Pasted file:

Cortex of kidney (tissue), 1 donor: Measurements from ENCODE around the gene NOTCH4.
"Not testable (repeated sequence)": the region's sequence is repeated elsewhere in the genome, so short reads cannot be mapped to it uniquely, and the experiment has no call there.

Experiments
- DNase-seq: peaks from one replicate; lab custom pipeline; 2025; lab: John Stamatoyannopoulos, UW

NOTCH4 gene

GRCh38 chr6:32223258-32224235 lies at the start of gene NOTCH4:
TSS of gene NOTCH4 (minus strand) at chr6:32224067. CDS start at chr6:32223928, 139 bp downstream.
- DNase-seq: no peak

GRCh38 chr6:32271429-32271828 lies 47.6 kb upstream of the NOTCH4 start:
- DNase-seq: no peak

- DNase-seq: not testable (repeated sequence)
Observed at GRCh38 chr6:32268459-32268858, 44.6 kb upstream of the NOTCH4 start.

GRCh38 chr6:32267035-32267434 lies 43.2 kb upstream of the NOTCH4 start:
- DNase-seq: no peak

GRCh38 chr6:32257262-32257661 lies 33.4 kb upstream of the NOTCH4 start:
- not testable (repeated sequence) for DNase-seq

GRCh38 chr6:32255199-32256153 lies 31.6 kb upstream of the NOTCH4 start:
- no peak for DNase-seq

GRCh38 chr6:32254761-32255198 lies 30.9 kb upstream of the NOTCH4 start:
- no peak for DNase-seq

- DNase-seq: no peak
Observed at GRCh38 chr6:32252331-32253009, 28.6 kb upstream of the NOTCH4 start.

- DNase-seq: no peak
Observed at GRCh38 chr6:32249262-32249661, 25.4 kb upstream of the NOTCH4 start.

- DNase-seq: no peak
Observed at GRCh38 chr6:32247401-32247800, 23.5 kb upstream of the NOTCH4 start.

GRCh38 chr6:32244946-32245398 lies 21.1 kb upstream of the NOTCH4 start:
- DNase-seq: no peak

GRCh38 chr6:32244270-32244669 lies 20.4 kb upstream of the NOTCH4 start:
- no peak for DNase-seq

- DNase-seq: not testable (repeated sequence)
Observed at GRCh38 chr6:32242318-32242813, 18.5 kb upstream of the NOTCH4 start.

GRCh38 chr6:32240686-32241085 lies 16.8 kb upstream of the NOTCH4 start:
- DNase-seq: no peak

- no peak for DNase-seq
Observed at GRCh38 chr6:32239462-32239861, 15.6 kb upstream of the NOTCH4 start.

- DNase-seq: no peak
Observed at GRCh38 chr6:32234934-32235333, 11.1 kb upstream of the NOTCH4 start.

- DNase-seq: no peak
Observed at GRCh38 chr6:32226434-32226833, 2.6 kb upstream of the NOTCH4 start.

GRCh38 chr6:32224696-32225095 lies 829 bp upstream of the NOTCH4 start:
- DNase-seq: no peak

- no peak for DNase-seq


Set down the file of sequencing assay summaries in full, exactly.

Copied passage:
Cortex of kidney (tissue), 1 donor: Measurements from ENCODE around the gene NOTCH4.
"Not testable (repeated sequence)": the region's sequence is repeated elsewhere in the genome, so short reads cannot be mapped to it uniquely, and the experiment has no call there.

Experiments
- DNase-seq: peaks from one replicate; lab custom pipeline; 2025; lab: John Stamatoyannopoulos, UW

NOTCH4 gene

GRCh38 chr6:32223258-32224235 lies at the start of gene NOTCH4:
TSS of gene NOTCH4 (minus strand) at chr6:32224067. CDS start at chr6:32223928, 139 bp downstream.
- DNase-seq: no peak

GRCh38 chr6:32271429-32271828 lies 47.6 kb upstream of the NOTCH4 start:
- DNase-seq: no peak

- DNase-seq: not testable (repeated sequence)
Observed at GRCh38 chr6:32268459-32268858, 44.6 kb upstream of the NOTCH4 start.

GRCh38 chr6:32267035-32267434 lies 43.2 kb upstream of the NOTCH4 start:
- DNase-seq: no peak

GRCh38 chr6:32257262-32257661 lies 33.4 kb upstream of the NOTCH4 start:
- not testable (repeated sequence) for DNase-seq

GRCh38 chr6:32255199-32256153 lies 31.6 kb upstream of the NOTCH4 start:
- no peak for DNase-seq

GRCh38 chr6:32254761-32255198 lies 30.9 kb upstream of the NOTCH4 start:
- no peak for DNase-seq

- DNase-seq: no peak
Observed at GRCh38 chr6:32252331-32253009, 28.6 kb upstream of the NOTCH4 start.

- DNase-seq: no peak
Observed at GRCh38 chr6:32249262-32249661, 25.4 kb upstream of the NOTCH4 start.

- DNase-seq: no peak
Observed at GRCh38 chr6:32247401-32247800, 23.5 kb upstream of the NOTCH4 start.

GRCh38 chr6:32244946-32245398 lies 21.1 kb upstream of the NOTCH4 start:
- DNase-seq: no peak

GRCh38 chr6:32244270-32244669 lies 20.4 kb upstream of the NOTCH4 start:
- no peak for DNase-seq

- DNase-seq: not testable (repeated sequence)
Observed at GRCh38 chr6:32242318-32242813, 18.5 kb upstream of the NOTCH4 start.

GRCh38 chr6:32240686-32241085 lies 16.8 kb upstream of the NOTCH4 start:
- DNase-seq: no peak

- no peak for DNase-seq
Observed at GRCh38 chr6:32239462-32239861, 15.6 kb upstream of the NOTCH4 start.

- DNase-seq: no peak
Observed at GRCh38 chr6:32234934-32235333, 11.1 kb upstream of the NOTCH4 start.

- DNase-seq: no peak
Observed at GRCh38 chr6:32226434-32226833, 2.6 kb upstream of the NOTCH4 start.

GRCh38 chr6:32224696-32225095 lies 829 bp upstream of the NOTCH4 start:
- DNase-seq: no peak

- no peak for DNase-seq